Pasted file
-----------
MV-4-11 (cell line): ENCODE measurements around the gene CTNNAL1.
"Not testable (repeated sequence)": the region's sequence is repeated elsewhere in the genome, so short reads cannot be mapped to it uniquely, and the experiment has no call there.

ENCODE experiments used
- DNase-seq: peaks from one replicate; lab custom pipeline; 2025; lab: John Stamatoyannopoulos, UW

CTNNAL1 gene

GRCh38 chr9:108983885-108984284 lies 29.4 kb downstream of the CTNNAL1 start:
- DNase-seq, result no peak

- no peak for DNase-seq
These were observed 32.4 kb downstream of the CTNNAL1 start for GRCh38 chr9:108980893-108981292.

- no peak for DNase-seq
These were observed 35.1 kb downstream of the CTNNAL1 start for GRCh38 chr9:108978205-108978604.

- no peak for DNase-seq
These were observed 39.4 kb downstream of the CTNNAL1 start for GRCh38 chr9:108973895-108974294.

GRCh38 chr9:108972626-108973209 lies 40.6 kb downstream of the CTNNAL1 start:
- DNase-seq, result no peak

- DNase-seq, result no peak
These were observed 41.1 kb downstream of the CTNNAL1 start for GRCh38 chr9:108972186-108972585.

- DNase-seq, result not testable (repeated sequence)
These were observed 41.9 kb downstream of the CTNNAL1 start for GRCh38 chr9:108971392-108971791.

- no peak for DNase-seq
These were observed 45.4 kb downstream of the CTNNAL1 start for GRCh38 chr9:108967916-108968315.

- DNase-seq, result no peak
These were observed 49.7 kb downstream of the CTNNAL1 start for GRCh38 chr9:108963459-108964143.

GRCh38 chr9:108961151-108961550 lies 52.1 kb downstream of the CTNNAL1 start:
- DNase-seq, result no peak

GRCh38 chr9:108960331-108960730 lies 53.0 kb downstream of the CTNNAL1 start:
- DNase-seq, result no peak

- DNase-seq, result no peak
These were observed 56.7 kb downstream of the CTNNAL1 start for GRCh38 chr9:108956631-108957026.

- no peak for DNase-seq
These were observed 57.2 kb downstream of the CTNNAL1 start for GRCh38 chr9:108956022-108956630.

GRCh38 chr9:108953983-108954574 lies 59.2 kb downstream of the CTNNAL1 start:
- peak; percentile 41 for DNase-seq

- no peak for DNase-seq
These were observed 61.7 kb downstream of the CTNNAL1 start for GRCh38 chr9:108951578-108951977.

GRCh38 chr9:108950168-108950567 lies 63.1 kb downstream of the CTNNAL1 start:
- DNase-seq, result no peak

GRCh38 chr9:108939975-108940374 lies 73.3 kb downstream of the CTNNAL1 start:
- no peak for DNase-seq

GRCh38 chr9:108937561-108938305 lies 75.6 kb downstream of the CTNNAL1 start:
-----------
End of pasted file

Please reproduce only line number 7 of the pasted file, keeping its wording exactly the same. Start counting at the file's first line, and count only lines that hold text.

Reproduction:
- DNase-seq, result no peak